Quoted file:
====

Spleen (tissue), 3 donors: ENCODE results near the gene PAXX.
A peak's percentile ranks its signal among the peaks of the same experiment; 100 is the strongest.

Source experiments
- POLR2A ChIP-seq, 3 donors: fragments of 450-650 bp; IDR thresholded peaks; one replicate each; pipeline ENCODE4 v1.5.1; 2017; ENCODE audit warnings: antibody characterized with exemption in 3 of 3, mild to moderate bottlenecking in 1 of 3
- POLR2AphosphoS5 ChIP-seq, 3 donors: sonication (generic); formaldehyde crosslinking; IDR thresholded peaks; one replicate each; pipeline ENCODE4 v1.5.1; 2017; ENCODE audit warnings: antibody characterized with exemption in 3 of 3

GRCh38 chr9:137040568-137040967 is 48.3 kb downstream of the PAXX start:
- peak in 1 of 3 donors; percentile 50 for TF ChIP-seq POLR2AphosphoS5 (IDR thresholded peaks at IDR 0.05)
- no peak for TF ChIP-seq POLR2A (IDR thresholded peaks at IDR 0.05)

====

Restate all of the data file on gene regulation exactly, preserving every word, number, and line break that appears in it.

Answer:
Spleen (tissue), 3 donors: ENCODE results near the gene PAXX.
A peak's percentile ranks its signal among the peaks of the same experiment; 100 is the strongest.

Source experiments
- POLR2A ChIP-seq, 3 donors: fragments of 450-650 bp; IDR thresholded peaks; one replicate each; pipeline ENCODE4 v1.5.1; 2017; ENCODE audit warnings: antibody characterized with exemption in 3 of 3, mild to moderate bottlenecking in 1 of 3
- POLR2AphosphoS5 ChIP-seq, 3 donors: sonication (generic); formaldehyde crosslinking; IDR thresholded peaks; one replicate each; pipeline ENCODE4 v1.5.1; 2017; ENCODE audit warnings: antibody characterized with exemption in 3 of 3

GRCh38 chr9:137040568-137040967 is 48.3 kb downstream of the PAXX start:
- peak in 1 of 3 donors; percentile 50 for TF ChIP-seq POLR2AphosphoS5 (IDR thresholded peaks at IDR 0.05)
- no peak for TF ChIP-seq POLR2A (IDR thresholded peaks at IDR 0.05)